On which one of your songs do you personally think you delivered your best performance so far, from both a technical and emotional point of view?

Mike Dubose: There’s a live version of a song called “Head Above Water” on which I really nailed it, according to Diana. It was played in 2012 at a tribute concert for a friend of mine named Leslie Cochran. Here’s the YouTube link if you want it: https://youtu.be/rU42N04C-O0

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How did working with Leonard Cohen bassist, producer and musical director Roscoe Beck come about?

Mike Dubose: Roscoe’s involvement is one of the best fruits of the collaboration between me and my friend/head of my current record label Bill Teags. He played my/our stuff for Roscoe, Roscoe dug it and since I’m a huge Leonard Cohen fan, Roscoe’s involvement is incredibly artistically-validating.

What do think is the best piece of advice in this business you received and actually followed so far, and one piece of advice you didn’t follow, but now know that you should have?

Mike Dubose: The best advice was given to me by my friend and Missing Ingredient drummer Dirk Reel: “Play every musical style/dynamic that feels right to you.” That’s allowed us, be it Missing Ingredient or Mike Dubose and The Dissidents to never be pigeonholed, which is great! The one I wish I followed (and do NOW) is “always copyright everything as soon as you write it.”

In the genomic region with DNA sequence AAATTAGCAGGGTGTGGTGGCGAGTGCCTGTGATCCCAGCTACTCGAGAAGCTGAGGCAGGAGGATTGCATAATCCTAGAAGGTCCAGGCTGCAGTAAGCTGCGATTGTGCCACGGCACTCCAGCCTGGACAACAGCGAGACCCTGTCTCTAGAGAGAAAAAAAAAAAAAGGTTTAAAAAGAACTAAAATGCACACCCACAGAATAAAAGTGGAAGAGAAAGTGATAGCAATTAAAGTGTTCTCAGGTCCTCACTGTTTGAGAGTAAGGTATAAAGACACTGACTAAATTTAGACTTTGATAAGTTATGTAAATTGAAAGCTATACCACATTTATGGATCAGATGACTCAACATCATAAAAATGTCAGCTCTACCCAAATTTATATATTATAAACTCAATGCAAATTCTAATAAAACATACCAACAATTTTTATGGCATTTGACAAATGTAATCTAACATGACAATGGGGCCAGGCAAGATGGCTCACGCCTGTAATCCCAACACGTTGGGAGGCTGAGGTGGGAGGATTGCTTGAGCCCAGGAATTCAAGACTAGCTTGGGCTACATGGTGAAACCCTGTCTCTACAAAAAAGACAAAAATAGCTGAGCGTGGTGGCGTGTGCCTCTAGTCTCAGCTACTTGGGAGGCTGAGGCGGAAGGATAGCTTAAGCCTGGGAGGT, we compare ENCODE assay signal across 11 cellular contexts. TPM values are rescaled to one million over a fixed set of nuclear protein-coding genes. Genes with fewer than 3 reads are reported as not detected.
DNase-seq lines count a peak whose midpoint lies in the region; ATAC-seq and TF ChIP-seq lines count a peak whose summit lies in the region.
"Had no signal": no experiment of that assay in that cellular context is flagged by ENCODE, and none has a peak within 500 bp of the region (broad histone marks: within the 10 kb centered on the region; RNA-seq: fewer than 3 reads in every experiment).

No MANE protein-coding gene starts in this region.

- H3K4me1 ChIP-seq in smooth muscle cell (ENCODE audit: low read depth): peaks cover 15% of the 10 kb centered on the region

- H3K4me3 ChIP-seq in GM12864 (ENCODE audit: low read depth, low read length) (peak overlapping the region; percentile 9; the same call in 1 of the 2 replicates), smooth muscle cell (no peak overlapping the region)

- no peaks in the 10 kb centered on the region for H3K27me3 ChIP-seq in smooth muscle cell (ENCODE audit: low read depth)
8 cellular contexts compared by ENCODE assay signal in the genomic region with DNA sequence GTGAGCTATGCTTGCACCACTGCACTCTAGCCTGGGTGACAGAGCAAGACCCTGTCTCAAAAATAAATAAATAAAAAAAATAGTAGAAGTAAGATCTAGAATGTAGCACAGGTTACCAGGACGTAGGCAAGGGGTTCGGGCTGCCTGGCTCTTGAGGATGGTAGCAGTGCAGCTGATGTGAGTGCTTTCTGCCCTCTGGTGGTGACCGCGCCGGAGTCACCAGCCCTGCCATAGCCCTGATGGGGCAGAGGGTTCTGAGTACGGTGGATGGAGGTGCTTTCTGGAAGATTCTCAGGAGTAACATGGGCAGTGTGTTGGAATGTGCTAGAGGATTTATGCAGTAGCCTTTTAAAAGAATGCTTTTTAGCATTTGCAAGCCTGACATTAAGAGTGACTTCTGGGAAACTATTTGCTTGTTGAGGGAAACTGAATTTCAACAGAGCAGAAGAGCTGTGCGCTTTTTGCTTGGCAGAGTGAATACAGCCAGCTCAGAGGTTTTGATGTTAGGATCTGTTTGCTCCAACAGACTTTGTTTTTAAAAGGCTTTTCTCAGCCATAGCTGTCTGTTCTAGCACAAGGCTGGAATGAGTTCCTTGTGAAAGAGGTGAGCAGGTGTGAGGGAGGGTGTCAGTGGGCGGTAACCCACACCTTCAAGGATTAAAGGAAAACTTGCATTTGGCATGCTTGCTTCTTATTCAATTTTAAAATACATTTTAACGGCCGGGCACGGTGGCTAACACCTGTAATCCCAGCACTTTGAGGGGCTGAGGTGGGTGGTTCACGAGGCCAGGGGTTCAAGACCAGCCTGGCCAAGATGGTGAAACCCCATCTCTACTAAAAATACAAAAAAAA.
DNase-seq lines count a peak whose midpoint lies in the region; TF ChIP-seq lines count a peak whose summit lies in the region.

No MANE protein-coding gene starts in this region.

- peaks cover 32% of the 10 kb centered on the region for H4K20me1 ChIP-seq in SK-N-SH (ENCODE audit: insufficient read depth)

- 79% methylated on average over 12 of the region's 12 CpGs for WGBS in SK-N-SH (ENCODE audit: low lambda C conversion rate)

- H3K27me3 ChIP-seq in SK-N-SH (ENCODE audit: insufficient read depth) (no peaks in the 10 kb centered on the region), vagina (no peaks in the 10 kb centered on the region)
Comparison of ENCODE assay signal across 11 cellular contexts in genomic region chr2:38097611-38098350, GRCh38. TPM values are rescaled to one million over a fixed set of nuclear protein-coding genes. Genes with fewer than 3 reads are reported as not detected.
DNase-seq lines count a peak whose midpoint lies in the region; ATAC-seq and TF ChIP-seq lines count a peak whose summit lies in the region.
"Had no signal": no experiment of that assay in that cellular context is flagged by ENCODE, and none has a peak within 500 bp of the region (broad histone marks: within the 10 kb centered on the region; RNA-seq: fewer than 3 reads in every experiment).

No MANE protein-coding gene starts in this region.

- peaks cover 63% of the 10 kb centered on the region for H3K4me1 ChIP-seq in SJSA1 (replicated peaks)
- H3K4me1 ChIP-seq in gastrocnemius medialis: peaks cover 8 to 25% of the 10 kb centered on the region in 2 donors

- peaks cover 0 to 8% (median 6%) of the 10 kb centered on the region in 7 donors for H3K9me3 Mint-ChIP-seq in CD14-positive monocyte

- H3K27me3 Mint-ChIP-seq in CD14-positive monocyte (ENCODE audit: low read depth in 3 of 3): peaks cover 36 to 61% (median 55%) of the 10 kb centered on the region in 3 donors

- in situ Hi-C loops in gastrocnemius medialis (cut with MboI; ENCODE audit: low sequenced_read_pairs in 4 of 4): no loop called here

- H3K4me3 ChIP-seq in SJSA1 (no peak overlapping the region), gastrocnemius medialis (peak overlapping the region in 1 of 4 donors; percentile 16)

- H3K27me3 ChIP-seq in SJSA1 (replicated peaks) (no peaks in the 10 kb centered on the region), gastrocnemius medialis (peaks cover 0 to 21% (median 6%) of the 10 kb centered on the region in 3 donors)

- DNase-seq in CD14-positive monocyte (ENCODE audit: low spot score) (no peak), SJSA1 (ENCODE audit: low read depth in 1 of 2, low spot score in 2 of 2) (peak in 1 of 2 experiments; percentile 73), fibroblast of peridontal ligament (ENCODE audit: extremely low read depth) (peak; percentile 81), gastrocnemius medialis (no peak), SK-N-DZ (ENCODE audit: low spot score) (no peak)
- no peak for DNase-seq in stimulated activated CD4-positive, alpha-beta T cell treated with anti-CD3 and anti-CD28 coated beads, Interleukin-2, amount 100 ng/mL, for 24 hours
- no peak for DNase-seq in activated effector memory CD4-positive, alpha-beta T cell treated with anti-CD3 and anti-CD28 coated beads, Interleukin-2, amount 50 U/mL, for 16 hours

The new technology has completely changed the way the music business works. Do you still purchase physical CD’s or is it all about downloading digitally now? And which was the last CD you actually purchased?

Mike Dubose: I still buy vinyl! I download a lot of music, but I still purchase CDs. The last one was Motorhead’s new record, “Bad Magic.”

In today’s music world filled with samples, beats, loops and all the manipulating software to go with it. Do you think it is still necessary for anyone to learn to play a musical instrument, like you did ? 

Mike Dubose: Absolutely!

What do you think is the biggest barrier you have to face and overcome as an indie artist, in your quest to achieve your goals and/ or attain significant commercial success?

Mike Dubose: Since this is an independent label/DIY deal, raising capital to record, manufacture, distribute and publicize our next release is a huge obstacle.

What is your current music release called and where can fans find it?

Mike Dubose: My current release is a solo acoustic CD called “Head Above Water” that can be purchased via CDBaby, iTunes, Amazon, or me! The band’s stuff is all over the web, most of it is downloadable gratis. Just Google Mike Dubose and The Dissidents!

Any specific touring, recording or collaborative plans for the near future?

Mike Dubose: We are going to self-finance an EP in the not-too-distant future, and tour behind that. I want to follow the Hendrix, Blondie, Mudhoney, Nirvana, Bill Hicks route of going to Europe first and then touring the US. It’s not a question of if that happens, it’s when. We’ll figure out a way to pull it off!